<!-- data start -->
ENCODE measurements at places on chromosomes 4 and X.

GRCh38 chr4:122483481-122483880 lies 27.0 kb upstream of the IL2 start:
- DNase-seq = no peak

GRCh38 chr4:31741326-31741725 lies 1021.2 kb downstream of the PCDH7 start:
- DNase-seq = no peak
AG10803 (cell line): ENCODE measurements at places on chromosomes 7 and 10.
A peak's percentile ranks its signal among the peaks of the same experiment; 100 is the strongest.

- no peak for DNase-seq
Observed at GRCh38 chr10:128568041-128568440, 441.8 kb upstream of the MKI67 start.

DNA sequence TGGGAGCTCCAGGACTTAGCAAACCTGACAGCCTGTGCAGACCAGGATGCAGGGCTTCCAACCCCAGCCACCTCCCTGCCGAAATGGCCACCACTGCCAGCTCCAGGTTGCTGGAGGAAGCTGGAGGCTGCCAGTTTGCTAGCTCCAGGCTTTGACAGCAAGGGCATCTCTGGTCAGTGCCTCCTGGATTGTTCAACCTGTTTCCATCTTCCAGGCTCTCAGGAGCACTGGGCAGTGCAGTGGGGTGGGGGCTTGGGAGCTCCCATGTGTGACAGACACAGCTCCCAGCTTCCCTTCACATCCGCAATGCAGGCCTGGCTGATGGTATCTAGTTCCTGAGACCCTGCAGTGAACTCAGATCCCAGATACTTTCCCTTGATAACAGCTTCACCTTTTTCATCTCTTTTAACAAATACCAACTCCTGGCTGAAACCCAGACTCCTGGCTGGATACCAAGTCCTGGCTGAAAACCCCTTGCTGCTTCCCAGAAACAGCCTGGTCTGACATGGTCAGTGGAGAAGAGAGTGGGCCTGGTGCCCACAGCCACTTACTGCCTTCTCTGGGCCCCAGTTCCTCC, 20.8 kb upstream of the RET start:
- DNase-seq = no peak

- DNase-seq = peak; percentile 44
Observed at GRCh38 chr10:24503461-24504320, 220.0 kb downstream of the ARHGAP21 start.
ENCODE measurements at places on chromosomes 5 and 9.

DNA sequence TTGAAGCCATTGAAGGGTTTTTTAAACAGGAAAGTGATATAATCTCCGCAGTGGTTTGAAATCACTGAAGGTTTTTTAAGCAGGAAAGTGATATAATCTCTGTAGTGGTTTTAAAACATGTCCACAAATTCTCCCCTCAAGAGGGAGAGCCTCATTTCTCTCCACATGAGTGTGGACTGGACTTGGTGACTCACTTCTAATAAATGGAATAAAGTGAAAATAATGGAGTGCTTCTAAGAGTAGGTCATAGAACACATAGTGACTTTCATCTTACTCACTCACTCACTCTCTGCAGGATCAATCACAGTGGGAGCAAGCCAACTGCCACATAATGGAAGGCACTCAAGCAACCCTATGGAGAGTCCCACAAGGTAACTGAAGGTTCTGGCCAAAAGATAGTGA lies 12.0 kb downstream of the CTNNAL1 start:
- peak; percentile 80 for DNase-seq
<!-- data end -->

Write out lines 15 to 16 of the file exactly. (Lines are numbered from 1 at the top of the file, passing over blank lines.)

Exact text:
DNA sequence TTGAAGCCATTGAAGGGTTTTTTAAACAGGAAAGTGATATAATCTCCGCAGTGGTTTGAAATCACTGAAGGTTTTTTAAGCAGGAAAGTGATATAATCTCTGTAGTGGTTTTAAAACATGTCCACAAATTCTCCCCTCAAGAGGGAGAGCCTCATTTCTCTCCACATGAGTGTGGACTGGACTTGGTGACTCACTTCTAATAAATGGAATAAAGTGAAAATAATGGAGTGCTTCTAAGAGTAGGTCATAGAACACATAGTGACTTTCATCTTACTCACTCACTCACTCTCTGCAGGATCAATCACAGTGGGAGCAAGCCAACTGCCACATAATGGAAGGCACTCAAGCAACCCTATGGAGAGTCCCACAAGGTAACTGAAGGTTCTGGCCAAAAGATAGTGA lies 12.0 kb downstream of the CTNNAL1 start:
- peak; percentile 80 for DNase-seq